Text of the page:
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Opinion: 5 Things Spotify Must Do To Win in America

Integrate With SoundCloud and Other User Created Content Services

Intentionally or not, Spotify comes off as very poppy. Their homescreen, like iTunes, focuses mostly on top 40 artists and big label acts. If that isn’t your genre, you’ll likely get sick of the banners, advertisements and suggestions imploring you to buy whatever is currently dominating the charts.

Why not have the option to use Spotify for smaller labels and acts? As the hierarchy of the music industry continues to flatten, this long tail will only grow. Integrating with “off-Broadway” acts like Soundcloud, or even developing their own backend for artists to upload their files, would diversify their customer base incredibly. Granted, the search function would have to be discerning in its results; there are plenty of terrible acts out there. Yet think about being able to stream the DJ you heard at a club the night before, the next day, instantly or on your phone; that has incredible value to both the DJ (you’re more likely to come to his next show) and, obviously, you.

But here is the more savvy business reason: these small-time and amateur musicians, DJs and songwriters become Spotify’s evangelists. A legion of artists trying to get their sound out to the world will begin pushing the service. No one sells music harder than the independent artists “trying to make it”; why not weave Spotify into the effort? “Find me on Spotify!” becomes a very appealing message on Twitter or Facebook for artists looking to gain credibility, not to mention all the website links they’d build. Leverage that to expand the brand.

Will there be much royalty in it for the artists? Likely not. But writers use CreateSpace, Amazon’s self-publishing platform, not because of generous commissions (though, they aren’t bad compared to a formal publisher), but because the name gives them instant credibility within the market.

Extracting songs from the major record labels for mainstream listeners is obviously crucial to Spotify’s survival, but independent listeners have computers, phones and money also.

  • reprotected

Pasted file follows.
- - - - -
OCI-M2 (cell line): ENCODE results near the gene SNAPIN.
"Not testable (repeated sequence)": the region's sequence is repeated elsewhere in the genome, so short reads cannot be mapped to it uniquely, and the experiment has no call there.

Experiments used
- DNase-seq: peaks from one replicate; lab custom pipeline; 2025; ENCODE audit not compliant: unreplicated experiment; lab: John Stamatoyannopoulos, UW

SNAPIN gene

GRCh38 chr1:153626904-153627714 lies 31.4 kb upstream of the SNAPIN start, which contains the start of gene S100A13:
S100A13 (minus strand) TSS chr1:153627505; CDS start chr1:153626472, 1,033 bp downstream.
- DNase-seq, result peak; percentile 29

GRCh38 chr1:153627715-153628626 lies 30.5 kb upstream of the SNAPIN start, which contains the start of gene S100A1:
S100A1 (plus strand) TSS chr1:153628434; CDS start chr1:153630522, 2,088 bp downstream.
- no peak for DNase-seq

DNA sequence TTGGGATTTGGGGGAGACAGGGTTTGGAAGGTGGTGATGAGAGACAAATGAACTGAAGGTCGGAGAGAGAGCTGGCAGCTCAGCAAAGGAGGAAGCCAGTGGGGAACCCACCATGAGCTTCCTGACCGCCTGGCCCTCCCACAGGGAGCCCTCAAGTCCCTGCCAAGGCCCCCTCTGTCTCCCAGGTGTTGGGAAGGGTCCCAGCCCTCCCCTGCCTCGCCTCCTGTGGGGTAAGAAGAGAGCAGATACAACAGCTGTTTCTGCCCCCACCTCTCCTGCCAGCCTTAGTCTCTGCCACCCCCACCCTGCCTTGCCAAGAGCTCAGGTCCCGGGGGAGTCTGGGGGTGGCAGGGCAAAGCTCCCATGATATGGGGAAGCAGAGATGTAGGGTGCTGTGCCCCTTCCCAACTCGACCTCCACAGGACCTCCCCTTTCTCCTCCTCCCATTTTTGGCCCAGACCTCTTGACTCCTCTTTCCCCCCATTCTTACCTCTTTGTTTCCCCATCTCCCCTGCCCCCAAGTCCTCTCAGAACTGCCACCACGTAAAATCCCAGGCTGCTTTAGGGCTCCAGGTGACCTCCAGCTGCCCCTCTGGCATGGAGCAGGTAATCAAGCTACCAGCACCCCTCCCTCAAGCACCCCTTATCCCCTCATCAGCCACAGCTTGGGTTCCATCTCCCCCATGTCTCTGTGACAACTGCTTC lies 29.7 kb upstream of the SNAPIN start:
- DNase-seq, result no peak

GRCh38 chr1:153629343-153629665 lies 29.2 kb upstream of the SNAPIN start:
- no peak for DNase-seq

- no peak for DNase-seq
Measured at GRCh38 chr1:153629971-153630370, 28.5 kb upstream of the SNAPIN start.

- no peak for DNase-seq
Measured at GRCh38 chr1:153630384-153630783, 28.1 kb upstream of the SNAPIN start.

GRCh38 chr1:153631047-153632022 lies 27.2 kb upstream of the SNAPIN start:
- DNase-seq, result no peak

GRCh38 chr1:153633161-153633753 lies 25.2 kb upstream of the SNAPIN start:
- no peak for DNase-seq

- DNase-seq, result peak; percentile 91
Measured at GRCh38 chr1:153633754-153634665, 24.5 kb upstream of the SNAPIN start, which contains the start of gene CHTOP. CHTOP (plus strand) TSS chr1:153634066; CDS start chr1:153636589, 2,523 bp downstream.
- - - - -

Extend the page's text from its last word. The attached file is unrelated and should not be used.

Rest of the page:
I come to Tom's Hardware and see horrible ads that don't even target me; like this Nike crap, and Ugg boots, and True Religion that I can't even afford. It would seem smarter for them to advertise "cheap Nvidia cards", "ram(gskill,patriot,corsair)" or "Intel 6-cores for $200" to at least trick some reader here.
    Reply
  • back_by_demand
    10 out or 11 of the previous posts are SPAM

    And, laughingly enough, the article itself waxes lyrical about the annoyance of non-targetted ads having the potential to drive away customers.

    Tom's, there's an old saying about people in glass houses - sort this out because I have already read several entries from other forums users that say they have quit for good because of it - it really isn't funny anymore and laying it on the forum mods to clean up and delete them isn't a fix, a targetted blocking is what you need, like every other tech website out there.
    Reply
  • Tomsguiderachel
    Dear Readers: We hear you. Thanks for commenting.
    Reply
  • I got a invitation to Spotify and I really don't see the big deal? Its Pandora like with a listing of top played artists and albums. The streams sound OK and its very responsive. It does have annoying ads but I am not sure that will cause me to stop using it. What will cause me to stop using it is the ads saying how great it would be to buy the premium version without ads. I was trying to play an album one evening and I think the ads were at least every other song!. Long annoying ones at that! Yes, I think advertising is OK. But you are not selling products Spotify. You are trying to annoy me into buying into your paid subscription model. I can take the third party ads trying to sell me shampoo,cars,food,etc. Just not the constant "Please buy the service" crap!
    Reply
  • christop
    Yeah thanks for the invite. I am playing around with it now.

    Reply
  • Takuhi
    Spotify was great in the UK, until the record companies in the US decided to impose some ridiculous restrictions to even consider letting them enter the market.

    Before Spotify had intentions of breaking into the US market, you had to have an invitation to join Spotify. You could listen to everything for free, there were no play limits, no usage limits and only a few adverts.

    And then Spotify thought it might be a good idea to get into the US, at which point the record companies decided that the advert based business model didn't work. Now all users are subjected to constant adverts, a 5 replay limit per song and a maximum of 10 hours of listening for the entirety of their account. That's not 10 hours a month, it's 10 hours in total ever.

    That's why I stopped using Spotify. It takes me more than 5 listen throughs to decide whether a CD is worth buying, and I could easily hit the 10 Hour mark. Spotify claim that most users use Spotify to discover new music, which is correct. But with these limits, it's actually stifling the music industry. People have less money and need more incentive to pay full price for an album, Spotify was a fantastic remedy for that, at least until earlier this year.
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